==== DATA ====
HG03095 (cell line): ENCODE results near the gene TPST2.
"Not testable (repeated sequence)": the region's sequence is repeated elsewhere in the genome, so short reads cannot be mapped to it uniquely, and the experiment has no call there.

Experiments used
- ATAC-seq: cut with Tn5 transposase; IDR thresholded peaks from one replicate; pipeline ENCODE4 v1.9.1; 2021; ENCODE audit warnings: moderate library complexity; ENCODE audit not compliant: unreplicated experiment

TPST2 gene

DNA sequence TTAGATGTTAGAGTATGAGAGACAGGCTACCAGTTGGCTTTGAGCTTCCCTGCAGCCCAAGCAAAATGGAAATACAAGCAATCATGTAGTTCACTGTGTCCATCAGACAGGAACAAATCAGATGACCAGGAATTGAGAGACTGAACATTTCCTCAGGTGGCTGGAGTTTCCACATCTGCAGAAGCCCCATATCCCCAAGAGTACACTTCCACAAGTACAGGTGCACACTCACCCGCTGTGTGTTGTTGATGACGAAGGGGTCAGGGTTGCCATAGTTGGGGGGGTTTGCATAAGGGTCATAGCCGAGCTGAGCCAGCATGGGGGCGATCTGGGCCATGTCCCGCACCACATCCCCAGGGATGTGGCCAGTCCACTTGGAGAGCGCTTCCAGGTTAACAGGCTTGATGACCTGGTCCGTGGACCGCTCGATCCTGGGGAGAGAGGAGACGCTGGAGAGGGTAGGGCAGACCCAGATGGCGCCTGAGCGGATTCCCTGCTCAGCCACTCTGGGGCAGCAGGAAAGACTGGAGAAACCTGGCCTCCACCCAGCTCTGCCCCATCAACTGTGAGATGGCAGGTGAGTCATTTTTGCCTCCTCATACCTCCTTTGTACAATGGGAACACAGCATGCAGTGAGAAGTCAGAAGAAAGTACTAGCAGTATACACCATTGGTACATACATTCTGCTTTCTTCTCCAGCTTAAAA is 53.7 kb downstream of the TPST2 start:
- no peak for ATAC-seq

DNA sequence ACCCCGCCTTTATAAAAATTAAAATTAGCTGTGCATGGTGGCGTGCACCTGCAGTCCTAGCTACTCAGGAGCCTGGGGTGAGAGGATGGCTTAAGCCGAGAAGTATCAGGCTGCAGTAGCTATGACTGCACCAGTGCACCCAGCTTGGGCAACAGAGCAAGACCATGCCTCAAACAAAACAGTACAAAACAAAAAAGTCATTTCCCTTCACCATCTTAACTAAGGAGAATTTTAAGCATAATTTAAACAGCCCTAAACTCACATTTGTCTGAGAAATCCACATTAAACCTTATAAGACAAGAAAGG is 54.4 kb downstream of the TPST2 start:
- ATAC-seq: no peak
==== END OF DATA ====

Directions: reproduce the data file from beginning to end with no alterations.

HG03095 (cell line): ENCODE results near the gene TPST2.
"Not testable (repeated sequence)": the region's sequence is repeated elsewhere in the genome, so short reads cannot be mapped to it uniquely, and the experiment has no call there.

Experiments used
- ATAC-seq: cut with Tn5 transposase; IDR thresholded peaks from one replicate; pipeline ENCODE4 v1.9.1; 2021; ENCODE audit warnings: moderate library complexity; ENCODE audit not compliant: unreplicated experiment

TPST2 gene

DNA sequence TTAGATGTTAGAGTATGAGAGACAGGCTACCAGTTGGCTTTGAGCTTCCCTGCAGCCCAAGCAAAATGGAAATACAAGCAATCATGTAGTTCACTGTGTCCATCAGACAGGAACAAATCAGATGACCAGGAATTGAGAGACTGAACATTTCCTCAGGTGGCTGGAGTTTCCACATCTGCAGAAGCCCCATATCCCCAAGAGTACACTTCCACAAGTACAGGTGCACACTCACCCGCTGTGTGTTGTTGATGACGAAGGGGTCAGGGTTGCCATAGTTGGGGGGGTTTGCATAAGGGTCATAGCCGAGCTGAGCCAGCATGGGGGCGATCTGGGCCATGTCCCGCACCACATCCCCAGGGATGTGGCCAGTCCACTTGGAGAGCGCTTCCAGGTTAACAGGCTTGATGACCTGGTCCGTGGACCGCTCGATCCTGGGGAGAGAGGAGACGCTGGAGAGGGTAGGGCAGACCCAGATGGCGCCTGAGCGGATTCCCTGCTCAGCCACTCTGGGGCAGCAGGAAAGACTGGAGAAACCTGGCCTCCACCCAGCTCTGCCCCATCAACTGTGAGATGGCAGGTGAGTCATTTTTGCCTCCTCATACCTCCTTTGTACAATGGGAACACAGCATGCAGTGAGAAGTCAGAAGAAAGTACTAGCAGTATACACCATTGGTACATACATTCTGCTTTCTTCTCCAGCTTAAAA is 53.7 kb downstream of the TPST2 start:
- no peak for ATAC-seq

DNA sequence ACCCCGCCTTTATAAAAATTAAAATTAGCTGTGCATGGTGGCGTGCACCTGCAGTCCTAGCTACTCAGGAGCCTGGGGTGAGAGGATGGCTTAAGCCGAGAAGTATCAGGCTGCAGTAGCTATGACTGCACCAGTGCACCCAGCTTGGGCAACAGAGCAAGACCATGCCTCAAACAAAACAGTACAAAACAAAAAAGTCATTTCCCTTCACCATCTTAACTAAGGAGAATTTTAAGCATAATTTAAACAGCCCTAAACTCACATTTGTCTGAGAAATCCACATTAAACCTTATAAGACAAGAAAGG is 54.4 kb downstream of the TPST2 start:
- ATAC-seq: no peak